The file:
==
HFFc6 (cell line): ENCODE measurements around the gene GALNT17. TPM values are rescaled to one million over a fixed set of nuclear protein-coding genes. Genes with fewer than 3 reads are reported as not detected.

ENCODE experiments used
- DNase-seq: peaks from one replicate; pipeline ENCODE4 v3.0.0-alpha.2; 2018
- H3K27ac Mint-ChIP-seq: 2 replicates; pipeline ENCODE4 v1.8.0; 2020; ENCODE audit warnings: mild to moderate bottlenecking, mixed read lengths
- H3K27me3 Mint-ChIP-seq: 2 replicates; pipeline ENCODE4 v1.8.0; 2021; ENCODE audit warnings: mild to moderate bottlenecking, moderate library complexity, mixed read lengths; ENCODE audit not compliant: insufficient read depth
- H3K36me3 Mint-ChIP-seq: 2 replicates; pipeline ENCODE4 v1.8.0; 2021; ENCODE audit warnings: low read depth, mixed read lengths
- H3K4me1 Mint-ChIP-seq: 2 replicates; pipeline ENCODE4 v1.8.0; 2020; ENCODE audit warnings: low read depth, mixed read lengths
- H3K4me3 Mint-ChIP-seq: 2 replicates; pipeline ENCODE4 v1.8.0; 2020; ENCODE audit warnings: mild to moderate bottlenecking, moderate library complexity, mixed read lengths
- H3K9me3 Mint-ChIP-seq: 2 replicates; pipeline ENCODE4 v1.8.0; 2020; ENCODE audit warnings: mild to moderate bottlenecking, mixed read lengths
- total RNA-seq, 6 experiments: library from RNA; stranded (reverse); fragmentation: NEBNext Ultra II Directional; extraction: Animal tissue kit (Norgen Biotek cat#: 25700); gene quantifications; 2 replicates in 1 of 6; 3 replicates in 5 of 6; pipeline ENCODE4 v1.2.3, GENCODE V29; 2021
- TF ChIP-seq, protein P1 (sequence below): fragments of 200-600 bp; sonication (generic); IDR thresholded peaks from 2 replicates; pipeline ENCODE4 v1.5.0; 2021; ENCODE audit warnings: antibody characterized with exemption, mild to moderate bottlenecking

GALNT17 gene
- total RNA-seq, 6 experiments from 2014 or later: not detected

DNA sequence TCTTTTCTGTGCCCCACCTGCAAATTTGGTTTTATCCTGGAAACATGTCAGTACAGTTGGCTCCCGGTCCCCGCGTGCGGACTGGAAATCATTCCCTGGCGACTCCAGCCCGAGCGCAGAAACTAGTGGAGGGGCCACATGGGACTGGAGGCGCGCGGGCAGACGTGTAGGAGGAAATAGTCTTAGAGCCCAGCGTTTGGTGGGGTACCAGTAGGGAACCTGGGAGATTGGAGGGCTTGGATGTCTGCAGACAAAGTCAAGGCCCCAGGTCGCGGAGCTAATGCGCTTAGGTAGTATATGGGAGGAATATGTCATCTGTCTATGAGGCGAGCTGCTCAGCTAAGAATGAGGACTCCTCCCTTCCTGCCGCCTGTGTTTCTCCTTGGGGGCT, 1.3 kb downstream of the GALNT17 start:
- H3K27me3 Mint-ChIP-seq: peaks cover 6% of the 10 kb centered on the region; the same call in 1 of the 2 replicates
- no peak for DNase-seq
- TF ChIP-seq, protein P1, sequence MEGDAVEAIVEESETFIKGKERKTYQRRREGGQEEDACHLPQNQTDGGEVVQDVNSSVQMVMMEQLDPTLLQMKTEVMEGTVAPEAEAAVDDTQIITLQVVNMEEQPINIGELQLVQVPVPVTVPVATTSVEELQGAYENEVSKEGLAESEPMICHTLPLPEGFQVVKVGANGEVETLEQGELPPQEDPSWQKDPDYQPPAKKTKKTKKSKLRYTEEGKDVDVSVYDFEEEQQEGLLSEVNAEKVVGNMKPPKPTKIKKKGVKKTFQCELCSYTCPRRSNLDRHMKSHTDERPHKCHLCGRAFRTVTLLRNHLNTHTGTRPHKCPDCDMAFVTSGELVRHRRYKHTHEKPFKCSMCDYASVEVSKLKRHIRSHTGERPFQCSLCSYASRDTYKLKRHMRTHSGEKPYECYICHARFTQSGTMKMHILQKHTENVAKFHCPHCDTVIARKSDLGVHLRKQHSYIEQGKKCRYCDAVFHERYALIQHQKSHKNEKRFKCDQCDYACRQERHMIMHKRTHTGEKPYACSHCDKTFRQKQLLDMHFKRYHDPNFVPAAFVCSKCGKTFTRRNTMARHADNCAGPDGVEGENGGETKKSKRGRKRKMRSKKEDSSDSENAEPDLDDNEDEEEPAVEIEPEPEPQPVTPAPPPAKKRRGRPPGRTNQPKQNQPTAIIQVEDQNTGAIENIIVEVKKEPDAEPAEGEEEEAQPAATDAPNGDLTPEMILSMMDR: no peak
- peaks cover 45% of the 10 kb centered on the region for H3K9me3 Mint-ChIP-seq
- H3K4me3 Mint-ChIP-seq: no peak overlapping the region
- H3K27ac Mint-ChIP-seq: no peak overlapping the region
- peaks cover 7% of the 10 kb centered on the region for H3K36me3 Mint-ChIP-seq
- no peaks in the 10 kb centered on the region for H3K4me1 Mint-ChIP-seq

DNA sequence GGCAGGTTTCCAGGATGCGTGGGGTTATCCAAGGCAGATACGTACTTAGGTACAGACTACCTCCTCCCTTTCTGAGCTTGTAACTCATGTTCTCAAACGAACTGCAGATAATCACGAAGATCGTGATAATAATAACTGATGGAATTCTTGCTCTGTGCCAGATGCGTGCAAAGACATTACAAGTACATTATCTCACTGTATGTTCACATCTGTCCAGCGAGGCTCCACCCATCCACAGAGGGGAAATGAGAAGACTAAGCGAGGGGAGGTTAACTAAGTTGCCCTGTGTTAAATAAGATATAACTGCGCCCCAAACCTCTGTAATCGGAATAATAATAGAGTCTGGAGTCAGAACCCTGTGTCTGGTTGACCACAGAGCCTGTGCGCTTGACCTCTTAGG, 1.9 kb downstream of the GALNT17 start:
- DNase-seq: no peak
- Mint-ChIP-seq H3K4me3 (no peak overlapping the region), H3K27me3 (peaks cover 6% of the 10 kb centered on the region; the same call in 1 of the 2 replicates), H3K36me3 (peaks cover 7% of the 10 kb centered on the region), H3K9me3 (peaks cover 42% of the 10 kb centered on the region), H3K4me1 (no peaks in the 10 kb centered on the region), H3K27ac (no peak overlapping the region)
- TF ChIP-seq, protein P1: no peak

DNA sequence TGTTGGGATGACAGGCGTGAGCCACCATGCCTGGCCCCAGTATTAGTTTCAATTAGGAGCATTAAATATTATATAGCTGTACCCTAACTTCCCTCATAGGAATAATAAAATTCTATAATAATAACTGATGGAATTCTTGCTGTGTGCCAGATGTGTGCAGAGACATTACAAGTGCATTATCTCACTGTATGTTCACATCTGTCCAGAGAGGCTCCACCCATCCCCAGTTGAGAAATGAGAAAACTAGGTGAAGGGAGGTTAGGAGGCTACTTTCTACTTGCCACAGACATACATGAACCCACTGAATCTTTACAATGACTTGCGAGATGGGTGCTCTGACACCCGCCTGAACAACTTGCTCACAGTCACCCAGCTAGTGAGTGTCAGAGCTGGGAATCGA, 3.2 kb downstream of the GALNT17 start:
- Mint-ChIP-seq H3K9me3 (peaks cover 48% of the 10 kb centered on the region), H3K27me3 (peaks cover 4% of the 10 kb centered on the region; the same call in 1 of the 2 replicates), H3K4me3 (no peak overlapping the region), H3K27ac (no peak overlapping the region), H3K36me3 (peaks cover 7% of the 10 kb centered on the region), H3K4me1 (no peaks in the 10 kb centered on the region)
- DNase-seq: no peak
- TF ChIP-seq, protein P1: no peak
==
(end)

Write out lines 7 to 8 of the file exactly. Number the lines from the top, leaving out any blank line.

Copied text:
- H3K4me1 Mint-ChIP-seq: 2 replicates; pipeline ENCODE4 v1.8.0; 2020; ENCODE audit warnings: low read depth, mixed read lengths
- H3K4me3 Mint-ChIP-seq: 2 replicates; pipeline ENCODE4 v1.8.0; 2020; ENCODE audit warnings: mild to moderate bottlenecking, moderate library complexity, mixed read lengths